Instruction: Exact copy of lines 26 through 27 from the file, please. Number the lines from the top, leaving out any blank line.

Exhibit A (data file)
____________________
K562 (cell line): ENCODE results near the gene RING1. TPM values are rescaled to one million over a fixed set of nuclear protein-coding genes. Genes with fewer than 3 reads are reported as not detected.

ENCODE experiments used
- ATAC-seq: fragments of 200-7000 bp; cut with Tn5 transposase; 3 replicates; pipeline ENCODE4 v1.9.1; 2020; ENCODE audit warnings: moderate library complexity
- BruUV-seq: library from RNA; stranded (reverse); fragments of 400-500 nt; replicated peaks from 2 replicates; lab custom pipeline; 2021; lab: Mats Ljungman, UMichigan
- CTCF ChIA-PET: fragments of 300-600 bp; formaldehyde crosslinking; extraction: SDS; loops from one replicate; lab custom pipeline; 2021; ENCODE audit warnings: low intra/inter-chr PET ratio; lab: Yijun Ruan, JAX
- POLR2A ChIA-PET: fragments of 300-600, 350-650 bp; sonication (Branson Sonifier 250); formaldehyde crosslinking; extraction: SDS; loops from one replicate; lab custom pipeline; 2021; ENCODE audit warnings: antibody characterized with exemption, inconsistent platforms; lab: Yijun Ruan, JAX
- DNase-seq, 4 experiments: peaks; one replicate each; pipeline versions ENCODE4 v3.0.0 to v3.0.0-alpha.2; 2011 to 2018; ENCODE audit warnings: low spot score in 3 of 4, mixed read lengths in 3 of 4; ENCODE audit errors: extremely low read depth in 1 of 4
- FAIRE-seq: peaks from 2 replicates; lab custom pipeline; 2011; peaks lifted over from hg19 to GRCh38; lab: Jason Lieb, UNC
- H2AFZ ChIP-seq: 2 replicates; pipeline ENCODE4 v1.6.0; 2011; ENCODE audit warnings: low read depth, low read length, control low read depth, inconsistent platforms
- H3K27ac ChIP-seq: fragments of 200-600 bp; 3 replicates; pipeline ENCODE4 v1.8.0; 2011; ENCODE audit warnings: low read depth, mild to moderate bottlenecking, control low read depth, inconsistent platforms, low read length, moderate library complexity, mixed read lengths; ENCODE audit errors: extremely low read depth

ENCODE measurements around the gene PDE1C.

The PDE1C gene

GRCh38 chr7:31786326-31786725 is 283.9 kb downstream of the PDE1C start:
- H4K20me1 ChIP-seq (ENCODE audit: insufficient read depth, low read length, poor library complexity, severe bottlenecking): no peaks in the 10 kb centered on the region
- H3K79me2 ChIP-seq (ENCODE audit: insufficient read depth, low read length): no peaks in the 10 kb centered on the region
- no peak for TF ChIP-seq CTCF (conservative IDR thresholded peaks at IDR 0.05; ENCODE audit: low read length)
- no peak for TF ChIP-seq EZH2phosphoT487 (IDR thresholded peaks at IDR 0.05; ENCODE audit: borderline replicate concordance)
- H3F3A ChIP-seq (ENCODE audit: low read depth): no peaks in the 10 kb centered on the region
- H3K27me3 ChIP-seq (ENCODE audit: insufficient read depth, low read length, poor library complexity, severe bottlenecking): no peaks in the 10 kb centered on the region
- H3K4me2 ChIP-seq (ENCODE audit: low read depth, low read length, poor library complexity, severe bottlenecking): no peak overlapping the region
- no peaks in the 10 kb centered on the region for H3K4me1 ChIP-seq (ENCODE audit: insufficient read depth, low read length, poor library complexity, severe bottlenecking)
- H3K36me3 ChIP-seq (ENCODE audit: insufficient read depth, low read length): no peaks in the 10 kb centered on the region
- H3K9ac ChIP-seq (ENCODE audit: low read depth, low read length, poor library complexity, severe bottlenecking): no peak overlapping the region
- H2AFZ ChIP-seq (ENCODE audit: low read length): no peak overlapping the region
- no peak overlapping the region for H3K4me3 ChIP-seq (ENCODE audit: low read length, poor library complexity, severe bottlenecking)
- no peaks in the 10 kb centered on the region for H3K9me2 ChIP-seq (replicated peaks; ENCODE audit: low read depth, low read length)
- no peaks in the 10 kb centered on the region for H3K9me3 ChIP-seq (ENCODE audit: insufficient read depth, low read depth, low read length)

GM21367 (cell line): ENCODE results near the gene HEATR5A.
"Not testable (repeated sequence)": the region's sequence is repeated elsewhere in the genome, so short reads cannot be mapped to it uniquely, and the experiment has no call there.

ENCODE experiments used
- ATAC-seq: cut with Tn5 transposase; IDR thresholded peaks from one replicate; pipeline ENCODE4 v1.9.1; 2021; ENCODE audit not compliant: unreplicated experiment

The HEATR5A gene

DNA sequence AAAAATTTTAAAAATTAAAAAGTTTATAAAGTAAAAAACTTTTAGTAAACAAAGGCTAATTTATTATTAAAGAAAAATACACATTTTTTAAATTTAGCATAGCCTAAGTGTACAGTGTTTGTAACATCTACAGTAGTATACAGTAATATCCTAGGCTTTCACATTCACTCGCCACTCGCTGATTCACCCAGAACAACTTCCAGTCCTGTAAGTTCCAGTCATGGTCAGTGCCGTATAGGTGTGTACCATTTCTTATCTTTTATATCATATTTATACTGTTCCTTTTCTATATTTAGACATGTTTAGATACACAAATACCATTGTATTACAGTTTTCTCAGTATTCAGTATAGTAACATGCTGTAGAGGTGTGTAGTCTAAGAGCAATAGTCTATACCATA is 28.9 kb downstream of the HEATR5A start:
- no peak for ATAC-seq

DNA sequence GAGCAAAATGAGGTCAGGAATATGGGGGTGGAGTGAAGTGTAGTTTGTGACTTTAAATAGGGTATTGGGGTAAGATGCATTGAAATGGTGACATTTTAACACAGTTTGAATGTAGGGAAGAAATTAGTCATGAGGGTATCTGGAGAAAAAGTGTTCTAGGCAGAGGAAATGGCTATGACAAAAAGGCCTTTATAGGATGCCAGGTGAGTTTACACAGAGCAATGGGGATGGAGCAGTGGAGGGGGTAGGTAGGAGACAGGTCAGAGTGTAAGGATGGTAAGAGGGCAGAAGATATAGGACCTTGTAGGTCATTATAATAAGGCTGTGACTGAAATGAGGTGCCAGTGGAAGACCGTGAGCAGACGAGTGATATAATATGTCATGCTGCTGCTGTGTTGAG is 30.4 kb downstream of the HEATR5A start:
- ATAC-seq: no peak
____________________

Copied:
- no peaks in the 10 kb centered on the region for H3K9me2 ChIP-seq (replicated peaks; ENCODE audit: low read depth, low read length)
- no peaks in the 10 kb centered on the region for H3K9me3 ChIP-seq (ENCODE audit: insufficient read depth, low read depth, low read length)